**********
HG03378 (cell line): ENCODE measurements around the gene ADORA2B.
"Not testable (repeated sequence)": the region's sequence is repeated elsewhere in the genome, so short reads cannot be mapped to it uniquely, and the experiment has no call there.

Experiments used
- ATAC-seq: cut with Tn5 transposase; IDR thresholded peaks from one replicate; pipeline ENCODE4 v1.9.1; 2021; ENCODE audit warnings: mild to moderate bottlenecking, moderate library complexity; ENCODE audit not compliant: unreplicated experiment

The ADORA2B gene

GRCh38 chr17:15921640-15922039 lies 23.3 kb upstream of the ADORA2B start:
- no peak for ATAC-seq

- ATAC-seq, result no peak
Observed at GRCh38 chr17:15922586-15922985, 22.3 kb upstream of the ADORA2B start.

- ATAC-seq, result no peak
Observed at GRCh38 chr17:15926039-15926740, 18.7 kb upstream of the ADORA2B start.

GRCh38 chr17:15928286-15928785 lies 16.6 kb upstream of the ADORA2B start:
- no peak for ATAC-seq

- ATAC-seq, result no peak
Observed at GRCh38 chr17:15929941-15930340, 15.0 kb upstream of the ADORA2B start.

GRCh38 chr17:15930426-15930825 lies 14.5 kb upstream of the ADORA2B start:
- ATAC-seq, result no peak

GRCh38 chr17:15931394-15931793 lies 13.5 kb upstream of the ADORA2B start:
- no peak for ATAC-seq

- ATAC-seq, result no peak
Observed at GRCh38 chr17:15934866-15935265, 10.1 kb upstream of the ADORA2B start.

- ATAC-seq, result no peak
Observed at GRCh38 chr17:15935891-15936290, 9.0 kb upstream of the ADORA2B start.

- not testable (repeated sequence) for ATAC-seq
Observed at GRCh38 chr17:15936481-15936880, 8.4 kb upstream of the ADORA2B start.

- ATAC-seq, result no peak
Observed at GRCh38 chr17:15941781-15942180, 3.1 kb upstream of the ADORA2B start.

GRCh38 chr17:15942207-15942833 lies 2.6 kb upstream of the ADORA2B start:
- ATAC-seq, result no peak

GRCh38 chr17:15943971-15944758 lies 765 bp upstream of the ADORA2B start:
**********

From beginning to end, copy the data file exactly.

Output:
HG03378 (cell line): ENCODE measurements around the gene ADORA2B.
"Not testable (repeated sequence)": the region's sequence is repeated elsewhere in the genome, so short reads cannot be mapped to it uniquely, and the experiment has no call there.

Experiments used
- ATAC-seq: cut with Tn5 transposase; IDR thresholded peaks from one replicate; pipeline ENCODE4 v1.9.1; 2021; ENCODE audit warnings: mild to moderate bottlenecking, moderate library complexity; ENCODE audit not compliant: unreplicated experiment

The ADORA2B gene

GRCh38 chr17:15921640-15922039 lies 23.3 kb upstream of the ADORA2B start:
- no peak for ATAC-seq

- ATAC-seq, result no peak
Observed at GRCh38 chr17:15922586-15922985, 22.3 kb upstream of the ADORA2B start.

- ATAC-seq, result no peak
Observed at GRCh38 chr17:15926039-15926740, 18.7 kb upstream of the ADORA2B start.

GRCh38 chr17:15928286-15928785 lies 16.6 kb upstream of the ADORA2B start:
- no peak for ATAC-seq

- ATAC-seq, result no peak
Observed at GRCh38 chr17:15929941-15930340, 15.0 kb upstream of the ADORA2B start.

GRCh38 chr17:15930426-15930825 lies 14.5 kb upstream of the ADORA2B start:
- ATAC-seq, result no peak

GRCh38 chr17:15931394-15931793 lies 13.5 kb upstream of the ADORA2B start:
- no peak for ATAC-seq

- ATAC-seq, result no peak
Observed at GRCh38 chr17:15934866-15935265, 10.1 kb upstream of the ADORA2B start.

- ATAC-seq, result no peak
Observed at GRCh38 chr17:15935891-15936290, 9.0 kb upstream of the ADORA2B start.

- not testable (repeated sequence) for ATAC-seq
Observed at GRCh38 chr17:15936481-15936880, 8.4 kb upstream of the ADORA2B start.

- ATAC-seq, result no peak
Observed at GRCh38 chr17:15941781-15942180, 3.1 kb upstream of the ADORA2B start.

GRCh38 chr17:15942207-15942833 lies 2.6 kb upstream of the ADORA2B start:
- ATAC-seq, result no peak

GRCh38 chr17:15943971-15944758 lies 765 bp upstream of the ADORA2B start: